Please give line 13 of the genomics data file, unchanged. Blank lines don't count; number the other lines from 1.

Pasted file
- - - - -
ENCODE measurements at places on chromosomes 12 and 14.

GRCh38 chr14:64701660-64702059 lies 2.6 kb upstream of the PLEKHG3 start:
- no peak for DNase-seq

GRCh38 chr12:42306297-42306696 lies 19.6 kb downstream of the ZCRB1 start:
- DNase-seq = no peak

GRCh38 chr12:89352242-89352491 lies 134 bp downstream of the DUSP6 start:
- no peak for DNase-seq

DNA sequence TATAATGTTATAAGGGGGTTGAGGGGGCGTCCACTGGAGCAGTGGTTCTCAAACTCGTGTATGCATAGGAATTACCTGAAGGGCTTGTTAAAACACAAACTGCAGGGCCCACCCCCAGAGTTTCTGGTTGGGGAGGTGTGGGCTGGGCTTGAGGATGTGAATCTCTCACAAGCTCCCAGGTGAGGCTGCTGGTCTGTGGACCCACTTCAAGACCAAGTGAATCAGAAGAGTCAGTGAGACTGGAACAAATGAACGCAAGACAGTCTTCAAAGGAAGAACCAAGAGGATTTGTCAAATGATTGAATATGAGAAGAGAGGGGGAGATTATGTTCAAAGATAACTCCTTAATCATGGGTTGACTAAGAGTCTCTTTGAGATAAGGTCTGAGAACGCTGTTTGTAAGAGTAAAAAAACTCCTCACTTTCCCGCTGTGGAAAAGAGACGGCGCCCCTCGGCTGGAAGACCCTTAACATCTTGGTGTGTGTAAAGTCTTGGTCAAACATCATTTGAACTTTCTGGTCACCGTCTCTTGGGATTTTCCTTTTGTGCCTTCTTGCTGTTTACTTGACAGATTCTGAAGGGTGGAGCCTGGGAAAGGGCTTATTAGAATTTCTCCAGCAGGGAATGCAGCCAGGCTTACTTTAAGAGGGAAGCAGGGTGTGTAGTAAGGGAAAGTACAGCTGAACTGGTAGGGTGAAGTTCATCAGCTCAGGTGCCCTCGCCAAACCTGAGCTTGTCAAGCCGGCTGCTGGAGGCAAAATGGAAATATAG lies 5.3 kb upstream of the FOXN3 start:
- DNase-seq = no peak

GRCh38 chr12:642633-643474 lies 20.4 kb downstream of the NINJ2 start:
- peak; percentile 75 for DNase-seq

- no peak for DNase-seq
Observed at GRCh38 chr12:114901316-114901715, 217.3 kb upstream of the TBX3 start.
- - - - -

Observed at GRCh38 chr12:114901316-114901715, 217.3 kb upstream of the TBX3 start.